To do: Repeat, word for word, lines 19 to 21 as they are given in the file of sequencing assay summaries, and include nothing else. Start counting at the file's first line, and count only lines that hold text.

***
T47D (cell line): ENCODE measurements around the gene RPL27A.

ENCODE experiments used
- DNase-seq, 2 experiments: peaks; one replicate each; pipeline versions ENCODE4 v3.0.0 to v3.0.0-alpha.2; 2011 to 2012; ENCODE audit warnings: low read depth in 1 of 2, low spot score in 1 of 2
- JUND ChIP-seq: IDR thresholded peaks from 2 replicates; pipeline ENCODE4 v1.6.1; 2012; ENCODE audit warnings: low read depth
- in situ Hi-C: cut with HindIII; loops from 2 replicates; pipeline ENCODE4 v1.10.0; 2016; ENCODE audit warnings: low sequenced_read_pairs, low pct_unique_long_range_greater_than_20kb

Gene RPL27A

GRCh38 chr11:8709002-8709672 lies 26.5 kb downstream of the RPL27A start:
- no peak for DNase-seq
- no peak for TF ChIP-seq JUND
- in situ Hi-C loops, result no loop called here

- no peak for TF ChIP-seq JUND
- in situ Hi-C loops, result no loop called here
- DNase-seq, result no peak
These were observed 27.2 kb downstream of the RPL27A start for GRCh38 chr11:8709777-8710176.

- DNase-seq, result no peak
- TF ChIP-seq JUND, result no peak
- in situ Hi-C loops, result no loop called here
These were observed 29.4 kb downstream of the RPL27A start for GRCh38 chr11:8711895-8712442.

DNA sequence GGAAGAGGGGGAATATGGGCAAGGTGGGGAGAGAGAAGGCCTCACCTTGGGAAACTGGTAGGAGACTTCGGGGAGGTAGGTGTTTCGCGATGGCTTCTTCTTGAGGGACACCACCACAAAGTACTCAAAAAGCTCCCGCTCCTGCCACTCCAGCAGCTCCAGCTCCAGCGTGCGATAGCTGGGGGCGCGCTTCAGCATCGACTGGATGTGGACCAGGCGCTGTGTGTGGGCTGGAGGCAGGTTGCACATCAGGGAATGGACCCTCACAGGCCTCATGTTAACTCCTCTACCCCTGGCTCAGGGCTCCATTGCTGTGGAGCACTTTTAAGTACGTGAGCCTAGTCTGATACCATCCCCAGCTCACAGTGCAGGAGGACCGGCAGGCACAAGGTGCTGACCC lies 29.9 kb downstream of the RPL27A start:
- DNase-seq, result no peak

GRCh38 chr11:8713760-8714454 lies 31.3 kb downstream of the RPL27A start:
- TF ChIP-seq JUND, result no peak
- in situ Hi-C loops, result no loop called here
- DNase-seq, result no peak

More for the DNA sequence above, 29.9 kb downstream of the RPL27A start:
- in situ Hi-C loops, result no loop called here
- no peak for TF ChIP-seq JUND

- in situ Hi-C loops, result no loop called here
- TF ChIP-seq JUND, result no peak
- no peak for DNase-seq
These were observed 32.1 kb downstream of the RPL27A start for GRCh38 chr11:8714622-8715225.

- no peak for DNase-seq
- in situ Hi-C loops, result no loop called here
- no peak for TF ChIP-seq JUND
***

DNA sequence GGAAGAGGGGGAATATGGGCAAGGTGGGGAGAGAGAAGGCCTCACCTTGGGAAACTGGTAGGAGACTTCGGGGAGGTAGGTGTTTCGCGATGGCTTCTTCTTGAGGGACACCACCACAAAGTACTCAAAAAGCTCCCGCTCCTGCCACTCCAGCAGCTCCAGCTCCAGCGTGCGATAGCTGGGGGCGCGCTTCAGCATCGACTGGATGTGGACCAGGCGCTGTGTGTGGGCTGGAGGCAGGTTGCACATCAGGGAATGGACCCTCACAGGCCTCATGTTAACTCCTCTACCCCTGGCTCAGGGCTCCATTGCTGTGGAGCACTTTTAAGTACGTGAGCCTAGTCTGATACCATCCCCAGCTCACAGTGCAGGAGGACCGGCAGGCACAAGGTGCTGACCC lies 29.9 kb downstream of the RPL27A start:
- DNase-seq, result no peak

GRCh38 chr11:8713760-8714454 lies 31.3 kb downstream of the RPL27A start: